You are here

The Oregon Experiment - Effects of Medicaid on Clinical Outcomes

May 2013

Katherine Baicker, Sarah L. Taubman, Heidi L. Allen, Mira Bernstein, Jonathan H. Gruber, Joseph P. Newhouse, Eric C. Schneider, Bill J. Wright, Alan M. Zaslavsky, Amy N. Finkelstein


In 2008 Oregon expanded its Medicaid through a lottery, drawing 30,000 names out of 90,000 applicants. This was used as a randomized experiment to analyze the effects of Medicaid. The results indicate that gaining Medicaid has no significant effect on blood pressure, high-density lipoprotein cholesterol levels, and glycated hemoglobin levels. Medicaid coverage was found to increase probability of receiving a diabetes diagnosis, and decreased the instance of depression. Additionally, Medicaid led to an increase in self-reported health status and a decrease in financial hardship due to medical costs. In terms of utilization, Medicaid coverage increased the number of prescription medications and office visits per patient, while simultaneously having no effect on emergency room visits or hospital admittance.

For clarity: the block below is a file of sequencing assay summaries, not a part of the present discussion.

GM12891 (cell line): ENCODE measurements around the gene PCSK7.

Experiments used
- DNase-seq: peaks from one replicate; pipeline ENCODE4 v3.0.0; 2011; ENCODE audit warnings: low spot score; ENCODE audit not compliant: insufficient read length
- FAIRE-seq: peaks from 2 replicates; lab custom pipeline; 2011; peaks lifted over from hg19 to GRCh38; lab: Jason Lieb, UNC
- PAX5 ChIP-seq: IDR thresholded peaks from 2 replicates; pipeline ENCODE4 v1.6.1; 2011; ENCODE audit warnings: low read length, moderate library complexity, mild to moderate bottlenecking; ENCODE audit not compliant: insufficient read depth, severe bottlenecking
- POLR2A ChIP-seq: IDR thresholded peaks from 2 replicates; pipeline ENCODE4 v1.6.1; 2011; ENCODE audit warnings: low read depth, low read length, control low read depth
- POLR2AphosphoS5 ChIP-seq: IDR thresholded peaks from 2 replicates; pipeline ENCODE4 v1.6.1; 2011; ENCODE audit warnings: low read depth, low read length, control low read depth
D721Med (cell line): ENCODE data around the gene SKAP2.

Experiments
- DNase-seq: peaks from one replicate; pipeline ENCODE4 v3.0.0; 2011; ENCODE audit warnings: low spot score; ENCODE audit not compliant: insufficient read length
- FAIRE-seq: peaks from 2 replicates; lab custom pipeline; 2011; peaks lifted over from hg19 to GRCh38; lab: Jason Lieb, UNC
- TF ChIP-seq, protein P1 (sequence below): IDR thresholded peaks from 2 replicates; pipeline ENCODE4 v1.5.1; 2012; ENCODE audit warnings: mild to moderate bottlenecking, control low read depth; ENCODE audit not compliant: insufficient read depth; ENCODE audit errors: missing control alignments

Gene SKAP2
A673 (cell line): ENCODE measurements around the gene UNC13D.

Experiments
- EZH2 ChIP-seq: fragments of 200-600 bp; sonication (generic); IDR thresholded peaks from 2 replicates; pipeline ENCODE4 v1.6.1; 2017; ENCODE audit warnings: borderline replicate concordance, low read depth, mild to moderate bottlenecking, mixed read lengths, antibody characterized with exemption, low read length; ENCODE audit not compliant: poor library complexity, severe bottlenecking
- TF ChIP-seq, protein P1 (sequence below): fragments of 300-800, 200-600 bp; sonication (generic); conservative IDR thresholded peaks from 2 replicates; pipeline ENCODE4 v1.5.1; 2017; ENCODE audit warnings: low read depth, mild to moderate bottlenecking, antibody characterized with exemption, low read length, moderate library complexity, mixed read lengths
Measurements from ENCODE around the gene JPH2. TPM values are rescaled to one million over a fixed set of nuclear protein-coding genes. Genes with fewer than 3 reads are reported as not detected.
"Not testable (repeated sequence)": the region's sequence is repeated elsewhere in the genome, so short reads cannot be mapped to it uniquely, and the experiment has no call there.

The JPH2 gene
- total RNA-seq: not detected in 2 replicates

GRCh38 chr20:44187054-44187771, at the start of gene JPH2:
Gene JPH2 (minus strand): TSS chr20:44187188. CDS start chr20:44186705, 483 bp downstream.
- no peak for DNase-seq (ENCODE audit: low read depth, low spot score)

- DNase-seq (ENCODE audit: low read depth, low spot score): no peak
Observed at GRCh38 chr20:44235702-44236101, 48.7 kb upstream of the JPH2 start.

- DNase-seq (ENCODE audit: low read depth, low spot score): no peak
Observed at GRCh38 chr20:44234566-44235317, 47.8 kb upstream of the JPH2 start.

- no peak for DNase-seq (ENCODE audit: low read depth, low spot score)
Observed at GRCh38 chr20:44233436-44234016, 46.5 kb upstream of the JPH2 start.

Read Now

Policy Implications

These findings suggest that several goals of the Affordable Care Act should be met through Medicaid expansion. The results indicate Medicaid coverage will increase self-reported health status, while deceasing financial hardship. In terms of clinically measured health outcomes, however, more evidence is needed to show a clear relationship, if one exists.

Find Similar Health Research